I’ll spare you the details but let’s just say this research is not for the faint of heart.  One must provide birth, marriage and death certificates for every person in the descendant line, including spouses who aren’t even a blood relation to the original Mayflower passenger.  I don’t know about you but I can’t even find my own marriage license.   I asked myself several times during the research and collection phase of this process why I was going through this effort.  I’m not sure I ever satisfied myself with a great answer except that I am a history buff.  I love not only the facts and figures but the people who lived before us and shaped our world.  No detail is too small.  I am the type of person who goes through the National Gallery, looking at the portraits wondering what the subject had for breakfast that morning.  In the case of the Mayflower passengers I have also been looking for any hints of DNA that might have trickled down to our generation and I have been pleasantly surprised to find some similarities.

The very serious William Brewster

The very serious William Brewster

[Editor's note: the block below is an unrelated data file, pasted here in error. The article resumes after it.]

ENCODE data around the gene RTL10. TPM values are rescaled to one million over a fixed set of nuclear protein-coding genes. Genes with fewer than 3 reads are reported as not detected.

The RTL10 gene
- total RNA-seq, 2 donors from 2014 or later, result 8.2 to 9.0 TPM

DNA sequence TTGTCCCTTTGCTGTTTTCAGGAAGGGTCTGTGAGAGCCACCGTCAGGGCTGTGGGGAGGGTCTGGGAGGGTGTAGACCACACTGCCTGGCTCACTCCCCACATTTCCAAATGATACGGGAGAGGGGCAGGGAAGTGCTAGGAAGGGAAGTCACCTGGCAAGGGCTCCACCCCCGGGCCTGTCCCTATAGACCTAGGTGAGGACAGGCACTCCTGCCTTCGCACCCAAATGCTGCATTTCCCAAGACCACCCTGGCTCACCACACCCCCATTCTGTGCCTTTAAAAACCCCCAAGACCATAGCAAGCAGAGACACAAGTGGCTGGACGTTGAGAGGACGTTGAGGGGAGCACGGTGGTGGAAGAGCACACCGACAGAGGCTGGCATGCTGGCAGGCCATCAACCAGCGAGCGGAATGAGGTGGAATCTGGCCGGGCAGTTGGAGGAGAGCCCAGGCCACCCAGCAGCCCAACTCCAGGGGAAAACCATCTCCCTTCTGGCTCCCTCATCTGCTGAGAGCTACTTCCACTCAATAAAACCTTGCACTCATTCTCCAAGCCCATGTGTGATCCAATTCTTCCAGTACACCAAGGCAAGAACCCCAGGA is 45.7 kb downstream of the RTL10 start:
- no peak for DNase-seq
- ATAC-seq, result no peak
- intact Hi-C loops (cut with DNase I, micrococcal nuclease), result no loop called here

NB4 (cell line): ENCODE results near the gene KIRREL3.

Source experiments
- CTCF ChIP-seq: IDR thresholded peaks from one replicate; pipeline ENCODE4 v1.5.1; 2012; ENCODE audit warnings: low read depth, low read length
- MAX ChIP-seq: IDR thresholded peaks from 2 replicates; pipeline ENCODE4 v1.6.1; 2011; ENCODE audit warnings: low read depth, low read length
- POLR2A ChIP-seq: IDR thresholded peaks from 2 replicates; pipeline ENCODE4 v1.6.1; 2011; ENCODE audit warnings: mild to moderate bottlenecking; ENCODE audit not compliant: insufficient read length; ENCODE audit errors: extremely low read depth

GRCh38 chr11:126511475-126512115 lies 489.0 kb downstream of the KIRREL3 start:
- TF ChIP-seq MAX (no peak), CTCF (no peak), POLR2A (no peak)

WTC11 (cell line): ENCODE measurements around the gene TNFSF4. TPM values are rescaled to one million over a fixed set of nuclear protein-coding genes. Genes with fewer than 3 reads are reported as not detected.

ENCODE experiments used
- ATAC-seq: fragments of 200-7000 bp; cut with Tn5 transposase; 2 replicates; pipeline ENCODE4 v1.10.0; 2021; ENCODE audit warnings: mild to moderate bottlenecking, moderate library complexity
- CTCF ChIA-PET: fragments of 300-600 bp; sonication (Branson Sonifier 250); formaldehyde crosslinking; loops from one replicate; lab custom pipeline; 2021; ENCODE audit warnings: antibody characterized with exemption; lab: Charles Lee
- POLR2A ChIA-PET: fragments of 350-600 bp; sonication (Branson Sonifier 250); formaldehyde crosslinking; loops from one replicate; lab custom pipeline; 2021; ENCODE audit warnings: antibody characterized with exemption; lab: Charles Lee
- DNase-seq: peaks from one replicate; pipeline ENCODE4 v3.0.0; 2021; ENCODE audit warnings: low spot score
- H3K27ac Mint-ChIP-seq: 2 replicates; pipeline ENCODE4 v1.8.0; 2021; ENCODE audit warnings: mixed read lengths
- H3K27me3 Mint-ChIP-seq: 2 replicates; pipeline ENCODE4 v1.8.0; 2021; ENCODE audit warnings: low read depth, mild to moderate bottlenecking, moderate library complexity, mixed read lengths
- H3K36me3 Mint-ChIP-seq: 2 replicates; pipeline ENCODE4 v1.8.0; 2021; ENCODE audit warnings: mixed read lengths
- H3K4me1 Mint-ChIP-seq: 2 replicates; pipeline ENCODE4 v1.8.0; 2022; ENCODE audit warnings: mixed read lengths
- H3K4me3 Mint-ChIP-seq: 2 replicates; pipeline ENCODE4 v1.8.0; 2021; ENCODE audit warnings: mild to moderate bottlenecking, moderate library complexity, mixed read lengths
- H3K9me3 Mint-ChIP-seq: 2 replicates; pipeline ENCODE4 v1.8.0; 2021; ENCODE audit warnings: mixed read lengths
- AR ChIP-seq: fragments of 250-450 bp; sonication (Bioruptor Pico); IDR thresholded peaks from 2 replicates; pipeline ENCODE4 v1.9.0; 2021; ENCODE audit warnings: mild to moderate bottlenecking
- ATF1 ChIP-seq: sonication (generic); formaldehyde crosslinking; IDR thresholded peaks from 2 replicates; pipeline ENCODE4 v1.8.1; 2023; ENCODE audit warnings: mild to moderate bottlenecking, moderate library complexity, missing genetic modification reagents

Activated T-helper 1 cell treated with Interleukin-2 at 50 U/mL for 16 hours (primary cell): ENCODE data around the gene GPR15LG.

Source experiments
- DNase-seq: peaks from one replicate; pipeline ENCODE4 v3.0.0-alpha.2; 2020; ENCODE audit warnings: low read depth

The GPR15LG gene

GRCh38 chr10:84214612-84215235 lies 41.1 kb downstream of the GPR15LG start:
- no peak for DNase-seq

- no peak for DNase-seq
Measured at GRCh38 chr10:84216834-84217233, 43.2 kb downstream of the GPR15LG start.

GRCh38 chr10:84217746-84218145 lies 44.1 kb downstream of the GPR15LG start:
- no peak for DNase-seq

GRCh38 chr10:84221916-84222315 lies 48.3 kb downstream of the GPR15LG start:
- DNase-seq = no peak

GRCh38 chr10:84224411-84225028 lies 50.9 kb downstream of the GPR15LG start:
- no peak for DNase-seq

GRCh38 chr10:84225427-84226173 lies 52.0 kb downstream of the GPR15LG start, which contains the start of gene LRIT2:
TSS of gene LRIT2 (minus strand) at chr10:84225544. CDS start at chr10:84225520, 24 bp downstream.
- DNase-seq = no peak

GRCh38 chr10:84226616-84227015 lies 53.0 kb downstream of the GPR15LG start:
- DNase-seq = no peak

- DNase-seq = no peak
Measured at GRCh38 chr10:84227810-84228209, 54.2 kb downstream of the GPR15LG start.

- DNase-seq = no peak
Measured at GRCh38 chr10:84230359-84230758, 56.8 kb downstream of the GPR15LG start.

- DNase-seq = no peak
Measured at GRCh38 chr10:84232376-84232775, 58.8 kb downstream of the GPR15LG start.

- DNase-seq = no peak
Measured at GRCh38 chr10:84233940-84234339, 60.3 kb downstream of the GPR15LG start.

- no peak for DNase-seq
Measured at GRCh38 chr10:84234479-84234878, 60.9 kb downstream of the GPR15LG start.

John Alden, for example, was our forefather and was a “cooper” – or barrel maker – in England before setting sail.  I immediately saw a connection; our brother Jack works for Fess Parker Winery and has great knowledge about barrel-making, not to mention his excellent ability to consume their contents.  We are also related to the Elder William Brewster, the religious leader of the Plymouth Colony.  No relatives I know of inherited his pious devotion, but prior to becoming an elder he worked as a postmaster and an English teacher.  Brother Bob also worked for the post office during college and then taught high school English upon graduation.  Finally, Priscilla Mullins (who later married Alden), was the spinner and weaver for the colony.  And anyone who has seen my vast collection of yarn or knows me as president of the local knitting guild would see an immediate link.  So who knows?  Maybe there are some genetic traits that filter down.  So far I haven’t found any horse thieves  but we are descended from several rabble rousers and a heretic burned at the Salem witch trials.  Anyone who knows my brothers or me would testify that that apple didn’t fall too far from that tree either.